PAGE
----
08 March 2017 by Kate Conto
In announcing the Spring Budget today, the Chancellor asked whether the next generation will be able to get on the housing ladder and declared that it is the Government’s job to make sure that they do.
The Government has recognised that we are in the midst of a housing crisis, with England experiencing some of the highest house price inflation and worst affordability in the developed economies. Their initial response to this crisis – essentially, to build more homes over the longer term, primarily through changes to the planning system - was set out recently in the Housing White Paper.
There are a number of proposals to welcome in the White Paper, including the retention of protections for Green Belt land; additional funding for Neighbourhood Planning; increased resources for local authority planning departments; and more transparency around land ownership.
Whilst there is a widely acknowledged demand for new homes, there is also a pressing need for healthy places to live; places that are designed to encourage people to go about their everyday lives on foot through the provision of safe, attractive green routes and spaces, well connected to public transport, shops, schools and other amenities as well as the wider community.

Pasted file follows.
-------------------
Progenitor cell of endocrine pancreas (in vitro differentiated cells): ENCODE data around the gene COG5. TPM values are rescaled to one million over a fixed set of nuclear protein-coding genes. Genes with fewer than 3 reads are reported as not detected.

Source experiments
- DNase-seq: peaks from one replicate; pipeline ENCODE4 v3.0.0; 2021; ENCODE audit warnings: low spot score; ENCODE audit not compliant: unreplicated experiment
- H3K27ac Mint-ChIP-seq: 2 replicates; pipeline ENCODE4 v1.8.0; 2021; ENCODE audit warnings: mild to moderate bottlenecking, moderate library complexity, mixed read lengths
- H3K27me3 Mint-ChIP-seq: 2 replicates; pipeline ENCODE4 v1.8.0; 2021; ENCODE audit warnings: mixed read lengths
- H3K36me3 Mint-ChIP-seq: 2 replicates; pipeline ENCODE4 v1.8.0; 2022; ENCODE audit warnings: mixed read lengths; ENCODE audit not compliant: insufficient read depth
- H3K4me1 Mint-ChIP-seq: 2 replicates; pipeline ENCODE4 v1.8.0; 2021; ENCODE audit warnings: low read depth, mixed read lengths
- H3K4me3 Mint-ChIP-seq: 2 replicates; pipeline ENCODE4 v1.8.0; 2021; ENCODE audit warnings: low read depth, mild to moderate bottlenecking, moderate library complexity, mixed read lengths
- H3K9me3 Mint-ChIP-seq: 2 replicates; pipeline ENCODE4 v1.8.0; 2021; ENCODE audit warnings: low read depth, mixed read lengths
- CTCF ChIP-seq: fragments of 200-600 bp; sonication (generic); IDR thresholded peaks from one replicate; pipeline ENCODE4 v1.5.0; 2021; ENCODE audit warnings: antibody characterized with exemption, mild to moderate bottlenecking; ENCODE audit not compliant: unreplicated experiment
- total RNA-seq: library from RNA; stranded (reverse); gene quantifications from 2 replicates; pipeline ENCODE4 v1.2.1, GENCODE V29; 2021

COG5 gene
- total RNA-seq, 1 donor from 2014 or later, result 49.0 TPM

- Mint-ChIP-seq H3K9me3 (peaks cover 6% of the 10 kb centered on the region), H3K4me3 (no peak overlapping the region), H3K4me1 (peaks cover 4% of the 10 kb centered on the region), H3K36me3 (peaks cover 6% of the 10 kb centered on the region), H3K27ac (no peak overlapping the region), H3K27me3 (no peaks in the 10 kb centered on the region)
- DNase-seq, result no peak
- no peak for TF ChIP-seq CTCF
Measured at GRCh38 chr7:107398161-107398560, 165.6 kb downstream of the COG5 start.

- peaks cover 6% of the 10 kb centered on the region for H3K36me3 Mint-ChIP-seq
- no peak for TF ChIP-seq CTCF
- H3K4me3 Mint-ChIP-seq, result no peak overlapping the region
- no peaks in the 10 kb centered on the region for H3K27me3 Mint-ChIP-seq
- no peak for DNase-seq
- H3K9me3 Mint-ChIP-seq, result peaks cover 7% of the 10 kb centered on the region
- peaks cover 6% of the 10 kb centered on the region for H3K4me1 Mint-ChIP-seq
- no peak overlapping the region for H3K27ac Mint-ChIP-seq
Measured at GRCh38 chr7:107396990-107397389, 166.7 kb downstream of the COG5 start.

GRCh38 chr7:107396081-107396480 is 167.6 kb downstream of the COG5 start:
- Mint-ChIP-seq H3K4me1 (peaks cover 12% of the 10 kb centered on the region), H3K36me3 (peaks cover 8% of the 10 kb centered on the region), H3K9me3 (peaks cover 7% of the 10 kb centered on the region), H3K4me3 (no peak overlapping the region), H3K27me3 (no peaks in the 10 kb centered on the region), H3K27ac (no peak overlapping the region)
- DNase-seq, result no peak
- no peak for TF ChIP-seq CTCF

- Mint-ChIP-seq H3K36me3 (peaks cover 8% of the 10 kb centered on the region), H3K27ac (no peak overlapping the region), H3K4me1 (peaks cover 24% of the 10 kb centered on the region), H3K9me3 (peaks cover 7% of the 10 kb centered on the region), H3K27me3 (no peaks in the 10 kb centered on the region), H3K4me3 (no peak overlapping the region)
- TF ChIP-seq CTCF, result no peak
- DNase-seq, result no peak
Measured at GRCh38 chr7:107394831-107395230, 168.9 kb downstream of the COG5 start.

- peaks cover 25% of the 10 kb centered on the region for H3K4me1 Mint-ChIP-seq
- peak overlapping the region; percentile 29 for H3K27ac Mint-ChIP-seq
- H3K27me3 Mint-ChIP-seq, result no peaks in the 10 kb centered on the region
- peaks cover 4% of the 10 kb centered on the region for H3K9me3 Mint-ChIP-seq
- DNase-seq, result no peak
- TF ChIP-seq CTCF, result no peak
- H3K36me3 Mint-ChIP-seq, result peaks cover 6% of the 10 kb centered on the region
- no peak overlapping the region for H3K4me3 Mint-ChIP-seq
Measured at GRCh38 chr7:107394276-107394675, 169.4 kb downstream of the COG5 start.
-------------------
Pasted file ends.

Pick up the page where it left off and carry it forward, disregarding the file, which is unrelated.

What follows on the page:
The built environment has a huge role to play in meeting the challenges of our increasingly urban, sedentary and isolated society. There is a wealth of evidence to show that cities and towns with high-quality, well connected, accessible networks of paths and spaces that are rich in natural features encourage walking and in so doing improve public health, boost local economies and help create safer, happier, more cohesive communities.
How do we provide not only houses but healthy communities?
Leadership, at both national and local government levels, is needed to ensure that the potential of walking to improve the health, social and economic fabric of communities is championed in plans and strategies and that making places more ‘walkable’ is a key outcome from any new development.
The next generation will thank us if we do.